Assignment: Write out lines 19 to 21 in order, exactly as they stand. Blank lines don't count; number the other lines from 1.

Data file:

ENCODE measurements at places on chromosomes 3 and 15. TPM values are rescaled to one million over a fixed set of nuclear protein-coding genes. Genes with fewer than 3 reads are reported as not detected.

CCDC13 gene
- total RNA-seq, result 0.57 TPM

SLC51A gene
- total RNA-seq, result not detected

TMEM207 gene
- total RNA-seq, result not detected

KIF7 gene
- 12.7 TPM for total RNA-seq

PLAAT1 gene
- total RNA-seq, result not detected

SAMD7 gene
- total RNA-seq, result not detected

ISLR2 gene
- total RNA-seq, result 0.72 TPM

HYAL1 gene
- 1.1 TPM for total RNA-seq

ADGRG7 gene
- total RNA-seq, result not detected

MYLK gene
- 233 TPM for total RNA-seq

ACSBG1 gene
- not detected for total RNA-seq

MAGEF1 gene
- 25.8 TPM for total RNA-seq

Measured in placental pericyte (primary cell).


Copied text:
- total RNA-seq, result not detected

MYLK gene
- 233 TPM for total RNA-seq